So yeah, while some aspects of the COVID were trying, like not being able to go anywhere or see my friends except on Zoom, or get toilet paper, and watching helplessly as Donald Trump tried pretty effectively to destroy democracy and anyone that wouldn’t vote for him. But in other ways it was a creative boon for me. And then we got Paul Q. Kolderie involved which led us to the label Lunch Records. So the song “Stir Crazy” was more about what all my friends were feeling, most of them with families all stuck in the house together for a year. Some of them are actually in the video we did for the song, singing along, filmed on zoom or their phones. We did one shoot with Liz Linder at our practice space, the four of us in the same room, and we all had to wear masks. The song is written from the point of view of a guy who just wants to go out, have fun and meet girls, but the goddamn beaches are all closed. That sort of thing.

From knowing you and your writing and listening to your music in the past and even seeing you perform in person, I gotta say this album is a lot more upbeat than I expected it to be—musically, at least, since there’s still that underlying pessimism where “everything real dissolves into yesterday” and a song titled “Followed By Helicopters”? Did you intend to have some songs that people can actually dance to when you started this project?

Hell yeah! I have to say, the other thing that happened when I started writing about more interesting subjects and worked more with drum programming was the revelation of how important rhythm is to a song. I used to focus entirely on chord progressions, melody and lyrics. Now I see a good rhythmic hook as the primary engine behind any music, even if it’s not a dance song. So you’ve hit it on the head as far as one of the big things that has changed in my writing. The second single off the record “Citizen of the World” is another with a solid groove to move to and it’s doing really well on college radio. I made a video for it and will be sending it out mid-July.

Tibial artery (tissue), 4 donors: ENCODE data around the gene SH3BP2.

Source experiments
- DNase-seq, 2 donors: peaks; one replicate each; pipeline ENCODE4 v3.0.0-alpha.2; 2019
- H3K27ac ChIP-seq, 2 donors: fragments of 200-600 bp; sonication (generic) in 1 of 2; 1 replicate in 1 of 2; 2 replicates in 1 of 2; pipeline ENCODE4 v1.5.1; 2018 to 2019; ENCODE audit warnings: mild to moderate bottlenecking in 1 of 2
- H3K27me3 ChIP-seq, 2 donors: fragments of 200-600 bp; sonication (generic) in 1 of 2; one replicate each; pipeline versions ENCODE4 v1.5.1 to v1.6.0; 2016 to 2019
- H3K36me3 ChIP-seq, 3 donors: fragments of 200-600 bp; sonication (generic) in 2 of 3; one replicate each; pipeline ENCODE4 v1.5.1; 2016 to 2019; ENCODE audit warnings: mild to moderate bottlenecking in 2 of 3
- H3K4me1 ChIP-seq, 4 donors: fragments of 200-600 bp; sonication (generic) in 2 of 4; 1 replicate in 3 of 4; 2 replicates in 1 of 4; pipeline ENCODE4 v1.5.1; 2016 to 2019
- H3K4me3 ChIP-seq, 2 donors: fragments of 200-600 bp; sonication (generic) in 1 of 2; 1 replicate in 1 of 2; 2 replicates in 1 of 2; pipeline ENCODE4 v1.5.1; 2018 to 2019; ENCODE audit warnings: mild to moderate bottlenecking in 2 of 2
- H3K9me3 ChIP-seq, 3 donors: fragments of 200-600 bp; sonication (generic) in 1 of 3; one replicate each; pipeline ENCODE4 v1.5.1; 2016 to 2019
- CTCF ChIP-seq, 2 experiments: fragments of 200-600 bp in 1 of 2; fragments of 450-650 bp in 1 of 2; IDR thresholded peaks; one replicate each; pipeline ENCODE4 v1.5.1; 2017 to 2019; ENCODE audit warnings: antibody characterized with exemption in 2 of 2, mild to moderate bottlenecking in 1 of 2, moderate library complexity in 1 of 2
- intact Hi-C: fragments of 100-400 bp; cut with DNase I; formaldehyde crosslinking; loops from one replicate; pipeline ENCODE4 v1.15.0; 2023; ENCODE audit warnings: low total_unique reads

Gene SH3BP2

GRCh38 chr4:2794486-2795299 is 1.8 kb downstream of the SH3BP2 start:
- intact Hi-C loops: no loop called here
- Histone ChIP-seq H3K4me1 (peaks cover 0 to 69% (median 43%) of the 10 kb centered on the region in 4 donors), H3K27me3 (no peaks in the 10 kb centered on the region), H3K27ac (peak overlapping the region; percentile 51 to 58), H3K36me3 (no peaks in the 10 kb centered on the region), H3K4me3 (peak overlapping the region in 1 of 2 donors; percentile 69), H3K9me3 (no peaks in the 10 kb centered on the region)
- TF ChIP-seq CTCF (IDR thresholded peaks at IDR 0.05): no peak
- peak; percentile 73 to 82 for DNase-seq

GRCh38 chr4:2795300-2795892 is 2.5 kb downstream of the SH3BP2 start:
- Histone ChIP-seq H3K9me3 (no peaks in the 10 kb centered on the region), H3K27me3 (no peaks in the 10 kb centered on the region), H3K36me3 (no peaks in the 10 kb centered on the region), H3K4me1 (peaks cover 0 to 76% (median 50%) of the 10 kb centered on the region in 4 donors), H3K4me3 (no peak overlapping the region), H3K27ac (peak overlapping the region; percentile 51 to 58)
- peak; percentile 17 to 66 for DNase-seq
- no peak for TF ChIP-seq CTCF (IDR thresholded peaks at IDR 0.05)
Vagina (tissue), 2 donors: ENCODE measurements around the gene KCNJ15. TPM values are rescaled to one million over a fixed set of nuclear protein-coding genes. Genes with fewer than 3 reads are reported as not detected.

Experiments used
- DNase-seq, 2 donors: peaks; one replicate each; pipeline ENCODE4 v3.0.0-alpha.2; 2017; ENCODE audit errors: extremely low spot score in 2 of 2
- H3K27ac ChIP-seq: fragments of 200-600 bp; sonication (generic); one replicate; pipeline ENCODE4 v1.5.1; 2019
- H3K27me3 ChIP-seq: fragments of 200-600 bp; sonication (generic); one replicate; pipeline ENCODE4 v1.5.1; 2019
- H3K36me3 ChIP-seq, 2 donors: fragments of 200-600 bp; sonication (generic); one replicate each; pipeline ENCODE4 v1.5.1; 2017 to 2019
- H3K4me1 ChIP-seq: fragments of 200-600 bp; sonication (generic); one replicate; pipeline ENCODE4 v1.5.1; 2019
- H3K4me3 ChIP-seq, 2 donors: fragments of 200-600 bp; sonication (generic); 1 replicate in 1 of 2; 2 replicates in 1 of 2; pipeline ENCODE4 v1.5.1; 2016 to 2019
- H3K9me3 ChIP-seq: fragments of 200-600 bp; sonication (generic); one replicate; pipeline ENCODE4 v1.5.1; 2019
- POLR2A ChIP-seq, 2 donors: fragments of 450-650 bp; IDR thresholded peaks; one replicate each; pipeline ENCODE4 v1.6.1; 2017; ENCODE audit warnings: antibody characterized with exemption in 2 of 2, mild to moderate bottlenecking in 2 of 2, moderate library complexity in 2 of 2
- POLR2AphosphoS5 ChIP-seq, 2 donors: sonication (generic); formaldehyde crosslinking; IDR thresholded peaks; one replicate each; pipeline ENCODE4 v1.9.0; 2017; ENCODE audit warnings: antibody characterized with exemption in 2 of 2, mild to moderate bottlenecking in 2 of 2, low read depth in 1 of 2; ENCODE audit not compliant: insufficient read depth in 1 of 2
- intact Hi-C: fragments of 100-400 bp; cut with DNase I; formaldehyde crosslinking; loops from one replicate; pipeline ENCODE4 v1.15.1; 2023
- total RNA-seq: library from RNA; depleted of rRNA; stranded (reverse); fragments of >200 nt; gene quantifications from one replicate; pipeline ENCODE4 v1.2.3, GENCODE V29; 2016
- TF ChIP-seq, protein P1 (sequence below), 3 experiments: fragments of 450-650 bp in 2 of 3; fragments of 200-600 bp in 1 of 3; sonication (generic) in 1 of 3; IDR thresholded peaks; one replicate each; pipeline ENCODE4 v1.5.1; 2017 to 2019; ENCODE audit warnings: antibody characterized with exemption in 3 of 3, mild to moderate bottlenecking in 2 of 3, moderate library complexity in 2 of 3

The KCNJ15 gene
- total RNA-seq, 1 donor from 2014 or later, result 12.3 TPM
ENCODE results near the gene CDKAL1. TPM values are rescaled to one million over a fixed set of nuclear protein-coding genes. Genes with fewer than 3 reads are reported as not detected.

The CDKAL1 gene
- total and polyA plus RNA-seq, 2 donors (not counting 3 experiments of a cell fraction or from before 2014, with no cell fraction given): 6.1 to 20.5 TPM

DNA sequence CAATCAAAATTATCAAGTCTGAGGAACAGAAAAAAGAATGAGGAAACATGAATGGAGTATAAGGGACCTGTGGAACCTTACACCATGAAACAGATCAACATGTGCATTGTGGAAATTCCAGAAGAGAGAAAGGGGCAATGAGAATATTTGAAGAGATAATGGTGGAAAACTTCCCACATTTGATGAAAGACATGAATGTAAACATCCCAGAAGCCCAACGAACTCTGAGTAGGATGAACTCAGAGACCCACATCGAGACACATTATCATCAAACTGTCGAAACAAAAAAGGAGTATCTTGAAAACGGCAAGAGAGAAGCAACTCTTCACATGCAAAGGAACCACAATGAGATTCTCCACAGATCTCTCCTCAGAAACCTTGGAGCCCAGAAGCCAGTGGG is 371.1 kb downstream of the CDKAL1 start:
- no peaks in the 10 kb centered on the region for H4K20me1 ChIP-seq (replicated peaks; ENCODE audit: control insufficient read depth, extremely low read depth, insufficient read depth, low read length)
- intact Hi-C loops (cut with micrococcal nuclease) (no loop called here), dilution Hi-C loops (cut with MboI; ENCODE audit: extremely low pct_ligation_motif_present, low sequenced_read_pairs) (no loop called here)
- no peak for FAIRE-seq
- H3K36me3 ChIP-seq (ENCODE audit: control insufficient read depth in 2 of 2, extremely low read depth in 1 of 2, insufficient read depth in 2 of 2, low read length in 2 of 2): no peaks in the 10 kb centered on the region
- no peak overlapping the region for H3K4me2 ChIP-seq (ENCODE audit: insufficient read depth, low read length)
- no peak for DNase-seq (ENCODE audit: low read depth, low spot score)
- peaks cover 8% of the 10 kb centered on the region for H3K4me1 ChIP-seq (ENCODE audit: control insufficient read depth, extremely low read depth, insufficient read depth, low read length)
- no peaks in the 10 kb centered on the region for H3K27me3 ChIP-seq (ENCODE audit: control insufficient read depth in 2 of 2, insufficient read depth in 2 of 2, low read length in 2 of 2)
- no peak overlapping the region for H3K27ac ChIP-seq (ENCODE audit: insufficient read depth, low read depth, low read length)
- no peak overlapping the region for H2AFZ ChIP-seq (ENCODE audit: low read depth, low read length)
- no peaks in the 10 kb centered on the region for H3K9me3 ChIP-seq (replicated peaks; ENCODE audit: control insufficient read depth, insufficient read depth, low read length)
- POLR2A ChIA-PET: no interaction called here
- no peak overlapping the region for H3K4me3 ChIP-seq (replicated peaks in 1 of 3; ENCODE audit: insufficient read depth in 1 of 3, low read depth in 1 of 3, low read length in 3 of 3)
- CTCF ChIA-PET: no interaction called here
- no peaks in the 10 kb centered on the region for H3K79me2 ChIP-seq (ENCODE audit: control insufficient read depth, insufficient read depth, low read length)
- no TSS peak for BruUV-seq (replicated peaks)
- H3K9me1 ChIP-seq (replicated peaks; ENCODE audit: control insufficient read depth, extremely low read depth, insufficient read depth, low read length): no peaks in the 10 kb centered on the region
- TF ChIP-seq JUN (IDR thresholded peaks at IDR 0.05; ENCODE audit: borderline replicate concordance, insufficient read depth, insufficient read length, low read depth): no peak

For this upcoming record release party we’re going to open with a song that will be on the next album, “Shotgun Future” that is a super funked out Gang of Four kind of thing. And yeah, the lyrics are dark: “I’ve been staring down the future like the barrel of a shotgun.” But it will get your ass on the dancefloor, before your brain has time to complain. Almost every song on the album is danceable, building up to big, what one reviewer described as “widescreen choruses,” and we’re going to play them all. I think the kinetic nature of the music is a function of becoming a better songwriter and musician, and also the funky phenom that is Jay being turned loose on the world.

And finally, speaking of dancing, you have a show coming up, and of course you’ve been on many stages in this region in the past. So, emerging from a stir craze, during which you no doubt dreamt about performing in person again, what are some venues that you can’t wait to do some of these songs in?

Any one that’s still standing! We’ve lost some good places to the COVID, like Great Scott and ONCE (although that’s being relocated), but there seem to be new ones out there I’ve never heard of. We’ll be at the Midway Sept. 4, and we’ll do Warp and Weft in the near future. The show on July 23 is at the Jungle, a relatively new venue that I’ve never played or been in, behind the Independent Bar in Union Square. It’s an early show, separate from the later show, so Long Autumn, a wild and inspired group with a really dense, futuristic sound, go on at 8pm and we go at 9pm. Hope to see you there!